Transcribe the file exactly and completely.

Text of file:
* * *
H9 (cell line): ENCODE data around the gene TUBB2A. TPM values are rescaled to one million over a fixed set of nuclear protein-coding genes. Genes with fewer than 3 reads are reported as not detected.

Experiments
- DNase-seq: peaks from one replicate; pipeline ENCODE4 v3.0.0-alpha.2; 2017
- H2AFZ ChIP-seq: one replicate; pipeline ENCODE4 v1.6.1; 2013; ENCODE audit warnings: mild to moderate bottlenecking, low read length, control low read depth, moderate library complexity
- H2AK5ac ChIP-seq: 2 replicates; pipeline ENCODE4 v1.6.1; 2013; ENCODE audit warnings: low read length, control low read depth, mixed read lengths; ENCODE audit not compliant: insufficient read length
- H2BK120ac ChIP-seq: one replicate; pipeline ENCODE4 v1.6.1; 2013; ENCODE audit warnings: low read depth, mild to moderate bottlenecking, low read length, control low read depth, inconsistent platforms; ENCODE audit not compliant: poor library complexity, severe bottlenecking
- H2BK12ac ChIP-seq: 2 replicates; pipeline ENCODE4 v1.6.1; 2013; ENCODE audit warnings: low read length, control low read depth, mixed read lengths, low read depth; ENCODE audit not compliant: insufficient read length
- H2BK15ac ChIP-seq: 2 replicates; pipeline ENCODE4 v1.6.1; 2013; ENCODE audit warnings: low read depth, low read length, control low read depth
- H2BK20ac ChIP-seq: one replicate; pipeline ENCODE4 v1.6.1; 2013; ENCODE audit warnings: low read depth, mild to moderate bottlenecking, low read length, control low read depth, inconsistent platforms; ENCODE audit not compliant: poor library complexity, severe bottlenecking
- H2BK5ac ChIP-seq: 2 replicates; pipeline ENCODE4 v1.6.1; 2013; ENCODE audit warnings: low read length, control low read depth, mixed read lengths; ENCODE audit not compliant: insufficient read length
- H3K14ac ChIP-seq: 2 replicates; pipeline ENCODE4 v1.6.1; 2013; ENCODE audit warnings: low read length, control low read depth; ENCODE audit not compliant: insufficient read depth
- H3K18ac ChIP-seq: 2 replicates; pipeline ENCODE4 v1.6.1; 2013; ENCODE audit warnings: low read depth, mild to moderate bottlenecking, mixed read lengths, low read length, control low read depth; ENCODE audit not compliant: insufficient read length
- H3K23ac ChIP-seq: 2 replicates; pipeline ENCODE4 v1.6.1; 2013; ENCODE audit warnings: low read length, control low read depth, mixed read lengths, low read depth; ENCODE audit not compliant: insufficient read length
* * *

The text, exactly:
H9 (cell line): ENCODE data around the gene TUBB2A. TPM values are rescaled to one million over a fixed set of nuclear protein-coding genes. Genes with fewer than 3 reads are reported as not detected.

Experiments
- DNase-seq: peaks from one replicate; pipeline ENCODE4 v3.0.0-alpha.2; 2017
- H2AFZ ChIP-seq: one replicate; pipeline ENCODE4 v1.6.1; 2013; ENCODE audit warnings: mild to moderate bottlenecking, low read length, control low read depth, moderate library complexity
- H2AK5ac ChIP-seq: 2 replicates; pipeline ENCODE4 v1.6.1; 2013; ENCODE audit warnings: low read length, control low read depth, mixed read lengths; ENCODE audit not compliant: insufficient read length
- H2BK120ac ChIP-seq: one replicate; pipeline ENCODE4 v1.6.1; 2013; ENCODE audit warnings: low read depth, mild to moderate bottlenecking, low read length, control low read depth, inconsistent platforms; ENCODE audit not compliant: poor library complexity, severe bottlenecking
- H2BK12ac ChIP-seq: 2 replicates; pipeline ENCODE4 v1.6.1; 2013; ENCODE audit warnings: low read length, control low read depth, mixed read lengths, low read depth; ENCODE audit not compliant: insufficient read length
- H2BK15ac ChIP-seq: 2 replicates; pipeline ENCODE4 v1.6.1; 2013; ENCODE audit warnings: low read depth, low read length, control low read depth
- H2BK20ac ChIP-seq: one replicate; pipeline ENCODE4 v1.6.1; 2013; ENCODE audit warnings: low read depth, mild to moderate bottlenecking, low read length, control low read depth, inconsistent platforms; ENCODE audit not compliant: poor library complexity, severe bottlenecking
- H2BK5ac ChIP-seq: 2 replicates; pipeline ENCODE4 v1.6.1; 2013; ENCODE audit warnings: low read length, control low read depth, mixed read lengths; ENCODE audit not compliant: insufficient read length
- H3K14ac ChIP-seq: 2 replicates; pipeline ENCODE4 v1.6.1; 2013; ENCODE audit warnings: low read length, control low read depth; ENCODE audit not compliant: insufficient read depth
- H3K18ac ChIP-seq: 2 replicates; pipeline ENCODE4 v1.6.1; 2013; ENCODE audit warnings: low read depth, mild to moderate bottlenecking, mixed read lengths, low read length, control low read depth; ENCODE audit not compliant: insufficient read length
- H3K23ac ChIP-seq: 2 replicates; pipeline ENCODE4 v1.6.1; 2013; ENCODE audit warnings: low read length, control low read depth, mixed read lengths, low read depth; ENCODE audit not compliant: insufficient read length